As a side note to FDR making a fool of himself by trying to stack the Supreme Court, given that the Founding States made the Constitution amendable, I don't know why FDR didn't simply encourage Congress to comply with the Constituton's Article V by petitioning the states for constitutonal amendments granting Congress new powers.
Getting back to clown FDR, the problem is that regardless if FDR's "Plan A" to get the Supreme Court under his thumb failed, FDR's "Plan B" worked. More specifically, hungry, constitutionally-ignorant voters reelected FDR enough times that FDR was able to nominate a justice majority who saw things his way.
And when another agriculture-related case came along, FDR's activist justices seized the opportunity to "amend" the Commerce Commerce clause from the bench since a previous generation of justices had closed the door to tax-hungry Congress in the Butler case when Congress tried to base additional tax revenues on the General Welfare clause.
Ignoring not only the Court's previous clarification that Congress has no express constitutonal authority to address intrastate agriculture, but also ignoring the clarifications of the limits of Congress's Commerce Clause powers by Jefferson and Marshall, using terms like "some concept" and "implicit," here is what was left of the 10th Amendment after FDR's puppet justices got finished with it in Wickard v. Filburn.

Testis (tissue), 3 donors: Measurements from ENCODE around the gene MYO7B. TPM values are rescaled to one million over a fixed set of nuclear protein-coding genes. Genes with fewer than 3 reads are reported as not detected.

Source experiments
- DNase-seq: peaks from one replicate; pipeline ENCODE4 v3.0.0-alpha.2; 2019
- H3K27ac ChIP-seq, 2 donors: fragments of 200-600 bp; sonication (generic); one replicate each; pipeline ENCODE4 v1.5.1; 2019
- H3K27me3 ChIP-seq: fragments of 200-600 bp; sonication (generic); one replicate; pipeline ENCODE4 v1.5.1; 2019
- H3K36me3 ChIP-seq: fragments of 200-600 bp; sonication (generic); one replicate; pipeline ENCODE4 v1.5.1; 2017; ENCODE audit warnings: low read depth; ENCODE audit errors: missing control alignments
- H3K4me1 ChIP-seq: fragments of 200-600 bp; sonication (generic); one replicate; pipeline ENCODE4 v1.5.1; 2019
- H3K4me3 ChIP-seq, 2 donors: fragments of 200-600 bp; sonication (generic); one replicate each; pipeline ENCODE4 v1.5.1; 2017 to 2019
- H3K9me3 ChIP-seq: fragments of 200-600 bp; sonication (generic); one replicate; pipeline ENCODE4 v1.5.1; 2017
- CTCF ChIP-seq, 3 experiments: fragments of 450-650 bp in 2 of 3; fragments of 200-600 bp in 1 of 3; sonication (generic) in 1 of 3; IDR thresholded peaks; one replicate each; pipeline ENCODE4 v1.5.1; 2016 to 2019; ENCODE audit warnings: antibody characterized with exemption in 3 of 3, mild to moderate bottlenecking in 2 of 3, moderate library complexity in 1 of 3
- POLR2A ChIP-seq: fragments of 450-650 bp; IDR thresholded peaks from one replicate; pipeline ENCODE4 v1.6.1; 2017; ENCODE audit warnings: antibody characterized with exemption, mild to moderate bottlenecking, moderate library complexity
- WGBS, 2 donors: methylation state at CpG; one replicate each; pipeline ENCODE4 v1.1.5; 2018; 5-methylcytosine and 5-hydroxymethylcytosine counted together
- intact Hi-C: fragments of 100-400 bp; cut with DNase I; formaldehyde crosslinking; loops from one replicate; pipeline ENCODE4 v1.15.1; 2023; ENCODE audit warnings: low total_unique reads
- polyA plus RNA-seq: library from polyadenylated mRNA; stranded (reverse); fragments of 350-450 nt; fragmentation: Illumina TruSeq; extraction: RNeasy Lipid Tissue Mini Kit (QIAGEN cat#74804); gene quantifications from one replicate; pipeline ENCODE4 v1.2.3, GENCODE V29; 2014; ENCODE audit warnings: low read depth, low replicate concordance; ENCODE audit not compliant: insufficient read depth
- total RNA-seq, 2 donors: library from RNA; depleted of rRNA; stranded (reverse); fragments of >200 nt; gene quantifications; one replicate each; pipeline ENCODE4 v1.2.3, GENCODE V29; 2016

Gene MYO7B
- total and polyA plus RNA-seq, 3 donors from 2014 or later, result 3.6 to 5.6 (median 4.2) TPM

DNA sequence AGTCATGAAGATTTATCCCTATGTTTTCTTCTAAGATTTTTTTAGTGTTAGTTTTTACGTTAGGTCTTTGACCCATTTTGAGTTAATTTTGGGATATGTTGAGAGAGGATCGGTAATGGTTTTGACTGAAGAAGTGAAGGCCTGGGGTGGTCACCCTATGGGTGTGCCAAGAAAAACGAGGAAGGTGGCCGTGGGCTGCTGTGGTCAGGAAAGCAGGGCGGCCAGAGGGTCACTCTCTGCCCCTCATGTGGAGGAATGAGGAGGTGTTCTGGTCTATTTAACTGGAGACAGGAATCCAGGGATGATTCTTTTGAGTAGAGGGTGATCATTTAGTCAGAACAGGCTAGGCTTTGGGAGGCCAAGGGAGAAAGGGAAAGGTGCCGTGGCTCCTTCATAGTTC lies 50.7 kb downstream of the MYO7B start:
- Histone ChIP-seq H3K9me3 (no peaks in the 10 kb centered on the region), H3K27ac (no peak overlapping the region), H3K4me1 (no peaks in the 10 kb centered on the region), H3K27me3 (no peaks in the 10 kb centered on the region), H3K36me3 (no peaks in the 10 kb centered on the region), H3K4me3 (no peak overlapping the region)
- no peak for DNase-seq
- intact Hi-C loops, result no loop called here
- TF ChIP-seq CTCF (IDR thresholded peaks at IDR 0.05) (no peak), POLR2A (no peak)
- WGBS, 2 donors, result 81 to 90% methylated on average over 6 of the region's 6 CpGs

"In discussion and decision, the point of reference, instead of being what was "necessary and proper" to the exercise by Congress of its granted power, was often some concept of sovereignty thought to be implicit (emphases added) in the status of statehood. Certain activities such as "production," "manufacturing," and "mining" were occasionally said to be within the province of state governments and beyond the power of Congress under the Commerce Clause."--Wickard v. Filburn, 1942.
FDR's state power-ignoring justices had reduced the 10th Amendment to a wives' tale, imo, in order to allow corrupt Congress to use the Commerce Clause as an excuse to lay constitutonally indefensible federal taxes, taxes based on .
Are we having fun yet?
FDR's state power-ignoring justices had reduced the 10th Amendment to a wives' tale, imo, in order to allow corrupt Congress to use the Commerce Clause as an excuse to lay constitutonally indefensible federal taxes, taxes based on usurped state powers.
Combine the Wyoming and South Carolina bills.